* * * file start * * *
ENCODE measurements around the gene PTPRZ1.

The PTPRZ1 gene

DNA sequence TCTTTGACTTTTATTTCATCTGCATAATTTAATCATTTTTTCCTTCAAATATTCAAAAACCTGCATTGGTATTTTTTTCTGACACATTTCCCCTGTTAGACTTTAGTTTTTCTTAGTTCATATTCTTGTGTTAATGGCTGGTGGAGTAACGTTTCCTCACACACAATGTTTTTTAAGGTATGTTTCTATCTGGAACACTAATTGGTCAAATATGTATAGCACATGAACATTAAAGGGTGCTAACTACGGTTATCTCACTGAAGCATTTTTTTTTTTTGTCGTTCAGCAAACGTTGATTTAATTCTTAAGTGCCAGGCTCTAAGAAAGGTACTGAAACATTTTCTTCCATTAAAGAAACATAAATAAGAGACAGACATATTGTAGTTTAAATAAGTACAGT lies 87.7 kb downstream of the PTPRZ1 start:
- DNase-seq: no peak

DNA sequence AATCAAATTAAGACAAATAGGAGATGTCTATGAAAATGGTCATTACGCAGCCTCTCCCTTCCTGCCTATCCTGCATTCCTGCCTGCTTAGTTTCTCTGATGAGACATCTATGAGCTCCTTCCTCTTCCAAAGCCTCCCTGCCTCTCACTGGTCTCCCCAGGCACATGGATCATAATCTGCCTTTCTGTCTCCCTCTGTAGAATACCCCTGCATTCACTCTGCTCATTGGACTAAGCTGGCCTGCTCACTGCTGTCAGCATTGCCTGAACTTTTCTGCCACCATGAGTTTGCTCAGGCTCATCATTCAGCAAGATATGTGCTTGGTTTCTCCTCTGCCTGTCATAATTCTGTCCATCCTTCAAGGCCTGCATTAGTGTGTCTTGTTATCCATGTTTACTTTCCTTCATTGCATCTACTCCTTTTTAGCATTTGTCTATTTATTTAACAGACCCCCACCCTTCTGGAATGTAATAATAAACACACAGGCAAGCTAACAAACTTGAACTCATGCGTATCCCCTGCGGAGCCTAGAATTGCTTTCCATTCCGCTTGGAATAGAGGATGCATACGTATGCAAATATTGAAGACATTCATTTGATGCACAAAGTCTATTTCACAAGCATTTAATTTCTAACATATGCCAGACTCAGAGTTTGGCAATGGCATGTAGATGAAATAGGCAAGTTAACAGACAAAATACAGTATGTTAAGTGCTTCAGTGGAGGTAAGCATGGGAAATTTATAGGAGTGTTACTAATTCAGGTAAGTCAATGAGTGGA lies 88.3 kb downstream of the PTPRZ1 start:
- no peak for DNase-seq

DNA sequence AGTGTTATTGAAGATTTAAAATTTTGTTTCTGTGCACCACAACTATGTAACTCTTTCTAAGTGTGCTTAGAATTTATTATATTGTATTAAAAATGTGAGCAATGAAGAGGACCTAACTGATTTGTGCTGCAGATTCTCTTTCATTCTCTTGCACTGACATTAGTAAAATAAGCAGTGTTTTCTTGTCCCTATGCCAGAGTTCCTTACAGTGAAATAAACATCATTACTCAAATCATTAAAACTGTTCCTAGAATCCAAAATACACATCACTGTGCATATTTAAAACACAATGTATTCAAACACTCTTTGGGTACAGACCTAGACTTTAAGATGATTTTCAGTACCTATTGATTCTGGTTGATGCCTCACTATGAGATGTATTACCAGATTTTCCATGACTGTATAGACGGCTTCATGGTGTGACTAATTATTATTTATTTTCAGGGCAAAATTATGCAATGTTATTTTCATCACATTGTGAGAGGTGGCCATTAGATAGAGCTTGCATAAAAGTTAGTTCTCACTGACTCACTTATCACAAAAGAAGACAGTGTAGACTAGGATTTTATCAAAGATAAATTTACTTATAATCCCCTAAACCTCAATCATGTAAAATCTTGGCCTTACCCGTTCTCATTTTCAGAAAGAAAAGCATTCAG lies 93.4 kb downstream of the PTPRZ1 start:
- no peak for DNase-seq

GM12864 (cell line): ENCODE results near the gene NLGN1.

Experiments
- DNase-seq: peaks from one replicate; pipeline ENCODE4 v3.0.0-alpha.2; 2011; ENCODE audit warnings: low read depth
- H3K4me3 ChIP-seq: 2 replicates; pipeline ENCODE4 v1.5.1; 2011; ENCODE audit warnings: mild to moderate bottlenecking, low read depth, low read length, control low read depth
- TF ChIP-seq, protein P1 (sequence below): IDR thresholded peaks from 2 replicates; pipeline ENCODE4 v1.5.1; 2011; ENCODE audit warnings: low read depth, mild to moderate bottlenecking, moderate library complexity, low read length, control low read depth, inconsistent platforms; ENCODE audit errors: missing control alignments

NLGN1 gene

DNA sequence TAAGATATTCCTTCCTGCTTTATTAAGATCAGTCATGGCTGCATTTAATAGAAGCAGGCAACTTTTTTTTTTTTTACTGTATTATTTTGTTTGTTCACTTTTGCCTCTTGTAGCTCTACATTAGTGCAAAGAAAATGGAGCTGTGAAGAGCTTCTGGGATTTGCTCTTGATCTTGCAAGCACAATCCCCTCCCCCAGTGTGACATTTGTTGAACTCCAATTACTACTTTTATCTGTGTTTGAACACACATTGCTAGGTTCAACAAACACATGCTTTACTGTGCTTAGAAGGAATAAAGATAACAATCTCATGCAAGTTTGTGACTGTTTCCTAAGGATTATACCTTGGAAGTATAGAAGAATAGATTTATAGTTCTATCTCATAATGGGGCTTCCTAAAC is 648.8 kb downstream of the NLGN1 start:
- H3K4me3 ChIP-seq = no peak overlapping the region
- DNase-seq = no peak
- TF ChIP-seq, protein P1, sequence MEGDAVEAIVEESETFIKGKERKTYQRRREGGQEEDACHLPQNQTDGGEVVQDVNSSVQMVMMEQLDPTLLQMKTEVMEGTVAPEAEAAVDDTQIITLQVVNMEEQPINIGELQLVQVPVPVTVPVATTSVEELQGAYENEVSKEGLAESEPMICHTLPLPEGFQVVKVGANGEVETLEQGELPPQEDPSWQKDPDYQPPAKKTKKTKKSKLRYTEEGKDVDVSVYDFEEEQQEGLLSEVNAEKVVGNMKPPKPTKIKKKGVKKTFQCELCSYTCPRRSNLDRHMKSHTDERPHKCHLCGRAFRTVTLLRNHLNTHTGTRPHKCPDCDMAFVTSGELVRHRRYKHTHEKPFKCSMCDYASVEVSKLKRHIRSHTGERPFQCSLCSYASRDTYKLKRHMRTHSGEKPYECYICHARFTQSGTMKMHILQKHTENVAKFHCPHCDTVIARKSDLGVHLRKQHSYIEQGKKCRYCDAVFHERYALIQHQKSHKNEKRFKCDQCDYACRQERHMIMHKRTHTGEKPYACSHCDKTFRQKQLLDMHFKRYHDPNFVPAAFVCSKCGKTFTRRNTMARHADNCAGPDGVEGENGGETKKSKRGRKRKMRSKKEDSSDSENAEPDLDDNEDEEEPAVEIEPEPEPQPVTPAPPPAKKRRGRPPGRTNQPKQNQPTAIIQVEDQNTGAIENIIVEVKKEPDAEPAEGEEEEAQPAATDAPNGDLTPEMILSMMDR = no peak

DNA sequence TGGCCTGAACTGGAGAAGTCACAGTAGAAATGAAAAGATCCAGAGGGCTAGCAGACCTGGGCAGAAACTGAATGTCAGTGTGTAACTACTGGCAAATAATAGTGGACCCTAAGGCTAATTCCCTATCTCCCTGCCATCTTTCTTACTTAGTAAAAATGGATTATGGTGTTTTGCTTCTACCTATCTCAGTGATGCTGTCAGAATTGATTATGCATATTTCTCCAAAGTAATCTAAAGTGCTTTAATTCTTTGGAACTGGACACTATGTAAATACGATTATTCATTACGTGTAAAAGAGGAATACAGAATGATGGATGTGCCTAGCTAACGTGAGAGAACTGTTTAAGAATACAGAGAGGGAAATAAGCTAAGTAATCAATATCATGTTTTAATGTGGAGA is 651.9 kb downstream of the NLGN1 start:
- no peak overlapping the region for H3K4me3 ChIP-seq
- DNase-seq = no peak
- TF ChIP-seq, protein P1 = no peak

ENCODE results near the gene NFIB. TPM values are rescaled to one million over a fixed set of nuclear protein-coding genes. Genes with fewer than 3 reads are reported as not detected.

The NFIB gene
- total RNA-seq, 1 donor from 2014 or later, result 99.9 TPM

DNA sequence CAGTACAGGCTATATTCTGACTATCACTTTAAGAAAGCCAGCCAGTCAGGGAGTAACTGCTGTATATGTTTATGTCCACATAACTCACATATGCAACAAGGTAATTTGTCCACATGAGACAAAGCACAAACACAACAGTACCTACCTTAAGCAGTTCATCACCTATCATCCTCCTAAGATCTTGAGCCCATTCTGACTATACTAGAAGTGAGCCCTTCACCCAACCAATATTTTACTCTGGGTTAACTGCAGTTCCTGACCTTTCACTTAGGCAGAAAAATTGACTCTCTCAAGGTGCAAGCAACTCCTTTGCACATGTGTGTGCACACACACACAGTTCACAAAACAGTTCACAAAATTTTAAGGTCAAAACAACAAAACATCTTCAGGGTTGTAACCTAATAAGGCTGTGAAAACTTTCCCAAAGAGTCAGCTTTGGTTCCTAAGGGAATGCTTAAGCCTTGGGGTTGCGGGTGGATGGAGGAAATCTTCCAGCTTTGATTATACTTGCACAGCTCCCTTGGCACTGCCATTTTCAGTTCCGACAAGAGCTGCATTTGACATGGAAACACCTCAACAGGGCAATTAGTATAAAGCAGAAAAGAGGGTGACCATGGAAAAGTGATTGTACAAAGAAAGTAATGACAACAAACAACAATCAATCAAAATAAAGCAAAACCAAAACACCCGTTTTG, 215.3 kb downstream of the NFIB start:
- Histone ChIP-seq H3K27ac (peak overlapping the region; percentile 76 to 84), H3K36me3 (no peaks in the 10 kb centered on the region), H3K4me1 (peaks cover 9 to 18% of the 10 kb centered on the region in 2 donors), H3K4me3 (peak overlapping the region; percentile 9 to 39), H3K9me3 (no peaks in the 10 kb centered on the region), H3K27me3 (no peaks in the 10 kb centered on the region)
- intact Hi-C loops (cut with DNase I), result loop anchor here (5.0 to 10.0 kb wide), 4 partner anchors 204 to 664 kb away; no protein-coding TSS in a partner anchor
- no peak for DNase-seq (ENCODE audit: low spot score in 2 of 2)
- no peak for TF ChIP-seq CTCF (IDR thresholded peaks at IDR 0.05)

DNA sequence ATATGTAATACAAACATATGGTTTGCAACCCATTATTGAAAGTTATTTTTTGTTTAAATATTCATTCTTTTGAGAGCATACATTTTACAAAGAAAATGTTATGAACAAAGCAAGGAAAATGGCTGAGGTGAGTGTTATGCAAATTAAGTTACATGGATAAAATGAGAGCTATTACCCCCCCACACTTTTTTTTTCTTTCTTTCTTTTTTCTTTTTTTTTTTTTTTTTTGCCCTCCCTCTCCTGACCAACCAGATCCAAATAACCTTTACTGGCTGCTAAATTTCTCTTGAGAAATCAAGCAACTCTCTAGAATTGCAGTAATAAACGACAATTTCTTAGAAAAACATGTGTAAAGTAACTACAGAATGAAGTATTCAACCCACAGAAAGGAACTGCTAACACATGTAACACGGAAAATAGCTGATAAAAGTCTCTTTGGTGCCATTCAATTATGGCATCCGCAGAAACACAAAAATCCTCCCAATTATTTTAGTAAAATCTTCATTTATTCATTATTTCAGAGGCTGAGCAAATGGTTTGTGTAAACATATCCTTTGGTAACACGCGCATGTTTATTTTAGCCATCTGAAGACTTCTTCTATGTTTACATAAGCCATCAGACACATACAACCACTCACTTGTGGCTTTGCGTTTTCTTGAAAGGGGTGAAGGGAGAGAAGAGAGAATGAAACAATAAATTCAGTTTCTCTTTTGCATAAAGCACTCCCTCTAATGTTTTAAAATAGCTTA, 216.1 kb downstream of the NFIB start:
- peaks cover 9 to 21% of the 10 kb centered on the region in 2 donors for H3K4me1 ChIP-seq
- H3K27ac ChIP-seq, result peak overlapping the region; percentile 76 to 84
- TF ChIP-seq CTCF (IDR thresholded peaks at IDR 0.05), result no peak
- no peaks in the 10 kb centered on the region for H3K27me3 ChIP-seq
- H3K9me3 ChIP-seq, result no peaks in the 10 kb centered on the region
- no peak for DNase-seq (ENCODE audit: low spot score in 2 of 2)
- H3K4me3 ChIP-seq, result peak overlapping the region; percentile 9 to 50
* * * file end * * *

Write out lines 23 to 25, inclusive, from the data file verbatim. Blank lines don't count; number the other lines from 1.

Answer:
ENCODE results near the gene NFIB. TPM values are rescaled to one million over a fixed set of nuclear protein-coding genes. Genes with fewer than 3 reads are reported as not detected.

The NFIB gene
- total RNA-seq, 1 donor from 2014 or later, result 99.9 TPM